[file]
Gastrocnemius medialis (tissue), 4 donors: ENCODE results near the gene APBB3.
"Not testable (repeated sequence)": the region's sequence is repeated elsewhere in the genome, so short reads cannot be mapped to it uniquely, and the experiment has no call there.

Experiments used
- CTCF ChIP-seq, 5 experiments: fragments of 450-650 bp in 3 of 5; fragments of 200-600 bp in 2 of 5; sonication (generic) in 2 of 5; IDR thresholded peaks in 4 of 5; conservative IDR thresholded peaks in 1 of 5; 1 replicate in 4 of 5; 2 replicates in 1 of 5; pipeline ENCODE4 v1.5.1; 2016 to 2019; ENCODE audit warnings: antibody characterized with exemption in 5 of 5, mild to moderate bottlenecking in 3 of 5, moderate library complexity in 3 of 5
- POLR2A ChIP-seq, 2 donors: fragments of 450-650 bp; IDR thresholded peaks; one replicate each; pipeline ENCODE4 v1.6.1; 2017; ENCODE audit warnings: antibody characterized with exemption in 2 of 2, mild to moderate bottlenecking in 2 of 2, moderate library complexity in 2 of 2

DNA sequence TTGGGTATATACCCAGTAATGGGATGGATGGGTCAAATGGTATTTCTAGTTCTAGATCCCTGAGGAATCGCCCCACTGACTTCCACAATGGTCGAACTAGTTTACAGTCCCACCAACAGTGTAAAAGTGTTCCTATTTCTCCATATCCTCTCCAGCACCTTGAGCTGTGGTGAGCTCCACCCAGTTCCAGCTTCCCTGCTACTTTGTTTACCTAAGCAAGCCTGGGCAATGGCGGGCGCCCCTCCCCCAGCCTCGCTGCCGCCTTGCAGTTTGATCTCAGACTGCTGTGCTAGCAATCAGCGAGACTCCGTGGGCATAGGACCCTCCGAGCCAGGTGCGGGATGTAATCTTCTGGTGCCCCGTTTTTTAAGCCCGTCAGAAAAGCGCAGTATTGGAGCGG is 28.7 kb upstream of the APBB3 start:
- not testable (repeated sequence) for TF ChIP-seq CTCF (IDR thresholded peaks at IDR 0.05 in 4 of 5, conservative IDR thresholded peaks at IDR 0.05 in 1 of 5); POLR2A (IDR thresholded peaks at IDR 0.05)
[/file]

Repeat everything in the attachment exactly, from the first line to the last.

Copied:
Gastrocnemius medialis (tissue), 4 donors: ENCODE results near the gene APBB3.
"Not testable (repeated sequence)": the region's sequence is repeated elsewhere in the genome, so short reads cannot be mapped to it uniquely, and the experiment has no call there.

Experiments used
- CTCF ChIP-seq, 5 experiments: fragments of 450-650 bp in 3 of 5; fragments of 200-600 bp in 2 of 5; sonication (generic) in 2 of 5; IDR thresholded peaks in 4 of 5; conservative IDR thresholded peaks in 1 of 5; 1 replicate in 4 of 5; 2 replicates in 1 of 5; pipeline ENCODE4 v1.5.1; 2016 to 2019; ENCODE audit warnings: antibody characterized with exemption in 5 of 5, mild to moderate bottlenecking in 3 of 5, moderate library complexity in 3 of 5
- POLR2A ChIP-seq, 2 donors: fragments of 450-650 bp; IDR thresholded peaks; one replicate each; pipeline ENCODE4 v1.6.1; 2017; ENCODE audit warnings: antibody characterized with exemption in 2 of 2, mild to moderate bottlenecking in 2 of 2, moderate library complexity in 2 of 2

DNA sequence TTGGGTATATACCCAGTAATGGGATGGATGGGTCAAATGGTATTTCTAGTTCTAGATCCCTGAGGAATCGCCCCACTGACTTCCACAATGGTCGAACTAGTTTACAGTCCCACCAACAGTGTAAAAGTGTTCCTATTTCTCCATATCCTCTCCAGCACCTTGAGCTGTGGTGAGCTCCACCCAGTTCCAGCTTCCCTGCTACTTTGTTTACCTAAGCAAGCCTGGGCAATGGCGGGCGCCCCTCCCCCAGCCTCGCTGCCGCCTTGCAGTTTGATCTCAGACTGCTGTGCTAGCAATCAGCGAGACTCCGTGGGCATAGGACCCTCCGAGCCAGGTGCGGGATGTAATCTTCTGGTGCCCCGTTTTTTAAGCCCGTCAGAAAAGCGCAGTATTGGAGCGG is 28.7 kb upstream of the APBB3 start:
- not testable (repeated sequence) for TF ChIP-seq CTCF (IDR thresholded peaks at IDR 0.05 in 4 of 5, conservative IDR thresholded peaks at IDR 0.05 in 1 of 5); POLR2A (IDR thresholded peaks at IDR 0.05)